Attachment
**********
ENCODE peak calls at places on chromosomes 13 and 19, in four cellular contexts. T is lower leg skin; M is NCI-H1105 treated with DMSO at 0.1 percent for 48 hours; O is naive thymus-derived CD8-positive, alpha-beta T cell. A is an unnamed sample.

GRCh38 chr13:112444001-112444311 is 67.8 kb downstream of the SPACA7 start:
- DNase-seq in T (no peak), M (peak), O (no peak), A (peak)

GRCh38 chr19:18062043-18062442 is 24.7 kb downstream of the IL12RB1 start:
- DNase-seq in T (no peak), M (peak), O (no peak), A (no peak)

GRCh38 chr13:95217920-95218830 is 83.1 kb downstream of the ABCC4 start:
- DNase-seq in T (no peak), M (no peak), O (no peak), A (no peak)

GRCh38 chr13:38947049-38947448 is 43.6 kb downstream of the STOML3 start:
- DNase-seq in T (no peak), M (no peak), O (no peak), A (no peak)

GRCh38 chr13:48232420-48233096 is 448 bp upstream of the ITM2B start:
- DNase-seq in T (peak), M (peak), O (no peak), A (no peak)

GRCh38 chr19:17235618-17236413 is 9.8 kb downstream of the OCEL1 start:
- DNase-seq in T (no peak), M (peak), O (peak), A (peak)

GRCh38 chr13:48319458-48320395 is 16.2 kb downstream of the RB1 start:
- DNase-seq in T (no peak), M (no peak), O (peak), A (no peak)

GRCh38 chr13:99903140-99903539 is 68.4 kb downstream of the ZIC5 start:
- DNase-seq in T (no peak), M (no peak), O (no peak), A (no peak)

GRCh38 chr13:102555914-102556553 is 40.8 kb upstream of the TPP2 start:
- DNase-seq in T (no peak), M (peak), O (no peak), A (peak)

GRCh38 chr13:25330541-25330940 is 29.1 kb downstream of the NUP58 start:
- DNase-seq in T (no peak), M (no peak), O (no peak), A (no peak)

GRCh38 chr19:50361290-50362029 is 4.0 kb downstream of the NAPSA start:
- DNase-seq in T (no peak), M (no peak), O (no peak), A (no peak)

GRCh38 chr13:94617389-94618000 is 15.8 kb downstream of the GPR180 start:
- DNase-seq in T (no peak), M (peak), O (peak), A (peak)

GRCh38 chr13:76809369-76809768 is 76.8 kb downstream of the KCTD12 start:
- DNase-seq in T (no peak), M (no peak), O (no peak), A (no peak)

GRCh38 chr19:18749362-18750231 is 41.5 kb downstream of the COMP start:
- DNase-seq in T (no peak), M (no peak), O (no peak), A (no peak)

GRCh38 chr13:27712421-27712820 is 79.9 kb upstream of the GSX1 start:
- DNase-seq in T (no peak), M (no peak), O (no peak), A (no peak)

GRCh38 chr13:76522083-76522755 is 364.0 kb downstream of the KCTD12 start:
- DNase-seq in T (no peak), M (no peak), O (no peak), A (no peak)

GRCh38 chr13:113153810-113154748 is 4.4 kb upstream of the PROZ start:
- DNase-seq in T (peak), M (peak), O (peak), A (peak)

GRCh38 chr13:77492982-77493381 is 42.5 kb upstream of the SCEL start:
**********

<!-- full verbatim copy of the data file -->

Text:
ENCODE peak calls at places on chromosomes 13 and 19, in four cellular contexts. T is lower leg skin; M is NCI-H1105 treated with DMSO at 0.1 percent for 48 hours; O is naive thymus-derived CD8-positive, alpha-beta T cell. A is an unnamed sample.

GRCh38 chr13:112444001-112444311 is 67.8 kb downstream of the SPACA7 start:
- DNase-seq in T (no peak), M (peak), O (no peak), A (peak)

GRCh38 chr19:18062043-18062442 is 24.7 kb downstream of the IL12RB1 start:
- DNase-seq in T (no peak), M (peak), O (no peak), A (no peak)

GRCh38 chr13:95217920-95218830 is 83.1 kb downstream of the ABCC4 start:
- DNase-seq in T (no peak), M (no peak), O (no peak), A (no peak)

GRCh38 chr13:38947049-38947448 is 43.6 kb downstream of the STOML3 start:
- DNase-seq in T (no peak), M (no peak), O (no peak), A (no peak)

GRCh38 chr13:48232420-48233096 is 448 bp upstream of the ITM2B start:
- DNase-seq in T (peak), M (peak), O (no peak), A (no peak)

GRCh38 chr19:17235618-17236413 is 9.8 kb downstream of the OCEL1 start:
- DNase-seq in T (no peak), M (peak), O (peak), A (peak)

GRCh38 chr13:48319458-48320395 is 16.2 kb downstream of the RB1 start:
- DNase-seq in T (no peak), M (no peak), O (peak), A (no peak)

GRCh38 chr13:99903140-99903539 is 68.4 kb downstream of the ZIC5 start:
- DNase-seq in T (no peak), M (no peak), O (no peak), A (no peak)

GRCh38 chr13:102555914-102556553 is 40.8 kb upstream of the TPP2 start:
- DNase-seq in T (no peak), M (peak), O (no peak), A (peak)

GRCh38 chr13:25330541-25330940 is 29.1 kb downstream of the NUP58 start:
- DNase-seq in T (no peak), M (no peak), O (no peak), A (no peak)

GRCh38 chr19:50361290-50362029 is 4.0 kb downstream of the NAPSA start:
- DNase-seq in T (no peak), M (no peak), O (no peak), A (no peak)

GRCh38 chr13:94617389-94618000 is 15.8 kb downstream of the GPR180 start:
- DNase-seq in T (no peak), M (peak), O (peak), A (peak)

GRCh38 chr13:76809369-76809768 is 76.8 kb downstream of the KCTD12 start:
- DNase-seq in T (no peak), M (no peak), O (no peak), A (no peak)

GRCh38 chr19:18749362-18750231 is 41.5 kb downstream of the COMP start:
- DNase-seq in T (no peak), M (no peak), O (no peak), A (no peak)

GRCh38 chr13:27712421-27712820 is 79.9 kb upstream of the GSX1 start:
- DNase-seq in T (no peak), M (no peak), O (no peak), A (no peak)

GRCh38 chr13:76522083-76522755 is 364.0 kb downstream of the KCTD12 start:
- DNase-seq in T (no peak), M (no peak), O (no peak), A (no peak)

GRCh38 chr13:113153810-113154748 is 4.4 kb upstream of the PROZ start:
- DNase-seq in T (peak), M (peak), O (peak), A (peak)

GRCh38 chr13:77492982-77493381 is 42.5 kb upstream of the SCEL start: